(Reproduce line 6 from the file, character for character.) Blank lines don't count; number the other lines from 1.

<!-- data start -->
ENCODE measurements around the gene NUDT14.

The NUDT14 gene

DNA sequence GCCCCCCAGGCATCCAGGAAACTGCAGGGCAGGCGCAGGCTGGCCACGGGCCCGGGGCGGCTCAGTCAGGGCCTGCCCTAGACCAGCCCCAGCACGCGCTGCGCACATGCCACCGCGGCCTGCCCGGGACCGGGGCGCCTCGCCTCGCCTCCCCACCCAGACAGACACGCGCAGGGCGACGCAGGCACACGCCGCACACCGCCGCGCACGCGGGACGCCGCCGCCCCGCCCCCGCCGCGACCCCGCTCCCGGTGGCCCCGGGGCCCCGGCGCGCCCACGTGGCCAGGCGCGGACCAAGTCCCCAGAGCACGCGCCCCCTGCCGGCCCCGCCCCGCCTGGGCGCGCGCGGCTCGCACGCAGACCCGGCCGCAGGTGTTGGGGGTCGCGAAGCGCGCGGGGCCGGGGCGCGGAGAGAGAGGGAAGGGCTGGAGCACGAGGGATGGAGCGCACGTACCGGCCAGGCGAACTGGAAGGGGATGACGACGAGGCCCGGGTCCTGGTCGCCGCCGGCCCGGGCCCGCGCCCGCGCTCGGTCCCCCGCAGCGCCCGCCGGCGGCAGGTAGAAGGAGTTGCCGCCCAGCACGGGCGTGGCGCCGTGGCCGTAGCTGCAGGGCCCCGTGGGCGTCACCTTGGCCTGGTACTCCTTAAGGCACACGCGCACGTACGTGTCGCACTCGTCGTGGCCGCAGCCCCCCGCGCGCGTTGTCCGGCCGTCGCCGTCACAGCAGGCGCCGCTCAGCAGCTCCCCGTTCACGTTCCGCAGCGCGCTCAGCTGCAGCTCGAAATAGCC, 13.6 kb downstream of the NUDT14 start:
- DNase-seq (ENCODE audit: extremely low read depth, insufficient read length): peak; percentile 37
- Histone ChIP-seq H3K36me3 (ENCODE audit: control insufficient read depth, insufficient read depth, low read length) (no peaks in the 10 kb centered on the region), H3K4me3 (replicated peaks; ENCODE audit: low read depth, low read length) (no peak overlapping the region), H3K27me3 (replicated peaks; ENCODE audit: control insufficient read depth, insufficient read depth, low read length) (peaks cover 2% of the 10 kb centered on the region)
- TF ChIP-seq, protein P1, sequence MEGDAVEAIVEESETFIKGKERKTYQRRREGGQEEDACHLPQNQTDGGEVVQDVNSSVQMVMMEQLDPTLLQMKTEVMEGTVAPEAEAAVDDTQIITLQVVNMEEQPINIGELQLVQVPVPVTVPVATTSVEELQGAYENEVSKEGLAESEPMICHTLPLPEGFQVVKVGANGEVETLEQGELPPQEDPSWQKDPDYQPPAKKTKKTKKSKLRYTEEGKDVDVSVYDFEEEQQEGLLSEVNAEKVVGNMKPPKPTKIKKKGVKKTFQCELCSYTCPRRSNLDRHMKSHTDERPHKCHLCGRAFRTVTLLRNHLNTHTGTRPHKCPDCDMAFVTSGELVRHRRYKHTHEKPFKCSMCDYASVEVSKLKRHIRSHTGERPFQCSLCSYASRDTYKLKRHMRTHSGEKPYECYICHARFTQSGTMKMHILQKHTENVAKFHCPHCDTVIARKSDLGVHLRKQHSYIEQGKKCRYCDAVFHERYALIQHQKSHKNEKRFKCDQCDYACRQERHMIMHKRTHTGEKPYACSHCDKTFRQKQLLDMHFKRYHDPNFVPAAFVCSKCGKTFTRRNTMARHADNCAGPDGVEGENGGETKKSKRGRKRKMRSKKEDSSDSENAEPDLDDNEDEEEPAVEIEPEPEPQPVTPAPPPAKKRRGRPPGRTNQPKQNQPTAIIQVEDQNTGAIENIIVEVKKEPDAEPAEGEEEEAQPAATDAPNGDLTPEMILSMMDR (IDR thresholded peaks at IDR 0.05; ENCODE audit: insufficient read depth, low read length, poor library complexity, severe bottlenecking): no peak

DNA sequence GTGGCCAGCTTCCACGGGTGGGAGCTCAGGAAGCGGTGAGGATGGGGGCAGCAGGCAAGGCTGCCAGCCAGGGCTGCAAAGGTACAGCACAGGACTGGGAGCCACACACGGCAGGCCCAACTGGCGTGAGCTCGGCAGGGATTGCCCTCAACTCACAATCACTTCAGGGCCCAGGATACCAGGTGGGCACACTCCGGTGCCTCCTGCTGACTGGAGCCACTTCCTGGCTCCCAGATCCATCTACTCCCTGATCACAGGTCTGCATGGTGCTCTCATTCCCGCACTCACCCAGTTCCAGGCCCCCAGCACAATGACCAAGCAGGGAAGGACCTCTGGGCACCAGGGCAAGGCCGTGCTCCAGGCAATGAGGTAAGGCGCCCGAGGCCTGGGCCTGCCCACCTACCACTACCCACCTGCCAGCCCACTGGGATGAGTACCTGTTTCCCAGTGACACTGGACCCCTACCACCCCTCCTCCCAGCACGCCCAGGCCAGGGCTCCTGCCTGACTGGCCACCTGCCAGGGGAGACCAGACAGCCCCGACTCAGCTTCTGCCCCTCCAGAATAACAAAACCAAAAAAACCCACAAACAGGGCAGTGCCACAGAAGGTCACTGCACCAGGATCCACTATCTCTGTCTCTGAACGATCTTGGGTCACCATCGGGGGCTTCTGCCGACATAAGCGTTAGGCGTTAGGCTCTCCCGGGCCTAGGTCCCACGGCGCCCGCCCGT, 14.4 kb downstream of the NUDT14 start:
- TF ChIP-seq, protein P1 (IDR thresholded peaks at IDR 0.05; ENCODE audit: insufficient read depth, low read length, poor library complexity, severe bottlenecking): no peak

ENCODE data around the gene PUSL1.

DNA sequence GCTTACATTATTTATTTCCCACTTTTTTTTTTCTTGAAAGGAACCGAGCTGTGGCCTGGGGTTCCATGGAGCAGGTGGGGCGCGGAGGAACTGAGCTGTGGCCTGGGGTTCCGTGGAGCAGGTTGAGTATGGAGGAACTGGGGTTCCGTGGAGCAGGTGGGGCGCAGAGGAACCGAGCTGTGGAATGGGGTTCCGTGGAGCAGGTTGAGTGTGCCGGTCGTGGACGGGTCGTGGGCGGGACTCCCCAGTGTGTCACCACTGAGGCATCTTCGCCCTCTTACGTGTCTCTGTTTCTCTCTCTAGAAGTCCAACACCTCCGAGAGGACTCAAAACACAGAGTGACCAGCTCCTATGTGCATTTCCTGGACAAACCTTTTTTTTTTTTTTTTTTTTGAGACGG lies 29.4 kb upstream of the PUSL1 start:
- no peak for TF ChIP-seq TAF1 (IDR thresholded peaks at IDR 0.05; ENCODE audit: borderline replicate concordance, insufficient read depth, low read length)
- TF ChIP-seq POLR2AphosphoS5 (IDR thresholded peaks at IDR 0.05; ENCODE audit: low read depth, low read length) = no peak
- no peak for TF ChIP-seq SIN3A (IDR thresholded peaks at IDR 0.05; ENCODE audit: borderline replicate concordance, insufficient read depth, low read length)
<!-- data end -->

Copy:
- TF ChIP-seq, protein P1, sequence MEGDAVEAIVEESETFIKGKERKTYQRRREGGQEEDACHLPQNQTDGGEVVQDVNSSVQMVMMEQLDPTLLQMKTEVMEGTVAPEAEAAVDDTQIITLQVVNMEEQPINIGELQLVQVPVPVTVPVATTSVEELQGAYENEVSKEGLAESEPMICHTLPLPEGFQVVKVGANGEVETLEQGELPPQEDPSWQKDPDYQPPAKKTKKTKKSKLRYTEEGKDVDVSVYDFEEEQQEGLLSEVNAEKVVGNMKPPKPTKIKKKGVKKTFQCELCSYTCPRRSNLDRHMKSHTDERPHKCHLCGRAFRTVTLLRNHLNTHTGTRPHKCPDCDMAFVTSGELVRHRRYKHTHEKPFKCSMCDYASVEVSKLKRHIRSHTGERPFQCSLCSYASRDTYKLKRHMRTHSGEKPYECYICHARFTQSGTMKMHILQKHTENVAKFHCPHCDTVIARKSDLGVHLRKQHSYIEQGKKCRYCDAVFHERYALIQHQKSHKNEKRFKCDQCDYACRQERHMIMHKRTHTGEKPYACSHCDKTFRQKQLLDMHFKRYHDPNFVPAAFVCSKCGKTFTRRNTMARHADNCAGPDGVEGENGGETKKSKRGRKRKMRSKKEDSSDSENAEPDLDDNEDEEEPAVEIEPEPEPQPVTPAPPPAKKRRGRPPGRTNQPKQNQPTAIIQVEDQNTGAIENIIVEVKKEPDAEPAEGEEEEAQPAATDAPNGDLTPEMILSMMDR (IDR thresholded peaks at IDR 0.05; ENCODE audit: insufficient read depth, low read length, poor library complexity, severe bottlenecking): no peak